There are many species of Manitoba mushrooms that are edible, including many Boletes, Chanterelles, Chicken-of-the-Woods (Laetiporus sulphurous), Morels, Oyster Mushrooms (Pleurotus ostreatus), Puffballs and Shaggy Mane (Coprinus comatus) to name a few. However, there are also deathly poisonous ones like Amanitas (Amanita) and False Morels (Gyromitra esculenta), that can be confused with some edible species. 

A mushroom with a ridge brown cap and a light-coloured stem lying on green moss.

Make sure you can identify the False Morel (Gyromitra esculenta) shown here, before collecting true morels! This lookalike species is poisonous.

© Manitoba Museum 

If you want to collect and eat wild mushrooms, obtain some good mushroom field guides, and learn how to identify both the edible AND the poisonous species found here. I highly recommend taking a mushroom foraging course, or going out with an experienced picker before eating any wild mushrooms. Only eat mushrooms that you are 100% certain you have identified correctly. Keep at least one mushroom whole and uncooked to take to the hospital in case you get sick. Collect only young mushrooms, as older ones can become inedible, toxic, wormy or woody. Also remember to forage responsibly by only collecting what you will eat, and leaving at least some mushrooms behind so that the species can reproduce.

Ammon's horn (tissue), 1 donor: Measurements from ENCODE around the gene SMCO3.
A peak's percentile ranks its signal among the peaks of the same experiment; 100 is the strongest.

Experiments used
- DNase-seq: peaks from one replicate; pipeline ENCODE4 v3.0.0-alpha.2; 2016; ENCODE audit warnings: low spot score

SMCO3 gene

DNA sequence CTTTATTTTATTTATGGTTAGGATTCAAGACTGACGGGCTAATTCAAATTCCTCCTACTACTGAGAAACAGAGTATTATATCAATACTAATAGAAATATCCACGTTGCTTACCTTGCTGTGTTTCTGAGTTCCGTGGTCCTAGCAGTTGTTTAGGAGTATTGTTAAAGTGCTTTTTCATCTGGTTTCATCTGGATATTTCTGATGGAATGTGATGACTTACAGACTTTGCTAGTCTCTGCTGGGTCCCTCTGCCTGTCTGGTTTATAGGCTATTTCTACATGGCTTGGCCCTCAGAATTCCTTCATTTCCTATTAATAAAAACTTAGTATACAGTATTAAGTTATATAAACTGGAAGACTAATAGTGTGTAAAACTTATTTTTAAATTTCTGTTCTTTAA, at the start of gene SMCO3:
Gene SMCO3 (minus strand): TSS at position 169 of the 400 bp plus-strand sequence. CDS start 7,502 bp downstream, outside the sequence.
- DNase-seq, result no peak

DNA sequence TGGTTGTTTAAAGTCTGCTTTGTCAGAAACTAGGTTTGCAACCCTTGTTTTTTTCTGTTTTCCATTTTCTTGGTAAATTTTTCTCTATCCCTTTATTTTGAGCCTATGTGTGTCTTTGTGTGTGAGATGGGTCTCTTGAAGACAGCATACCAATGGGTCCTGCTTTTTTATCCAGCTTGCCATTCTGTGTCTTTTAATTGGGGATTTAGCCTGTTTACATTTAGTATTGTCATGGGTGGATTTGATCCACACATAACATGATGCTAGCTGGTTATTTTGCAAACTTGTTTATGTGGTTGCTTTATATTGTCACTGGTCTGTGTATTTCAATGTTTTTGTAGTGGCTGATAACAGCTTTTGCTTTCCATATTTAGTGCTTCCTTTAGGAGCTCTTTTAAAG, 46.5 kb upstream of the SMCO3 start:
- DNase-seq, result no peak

A multi-layered orange-yellow mushroom growing off the side of a tree truck.

The Chicken-of-the-Woods (Laetiporus sulphureus) grows on trees in the city and, when cooked, tastes like chicken! © Carol Hibbert 

Note: The Manitoba Museum is not responsible for any illness or poisoning resulting from incorrect mushroom identification and consumption. Please forage safely!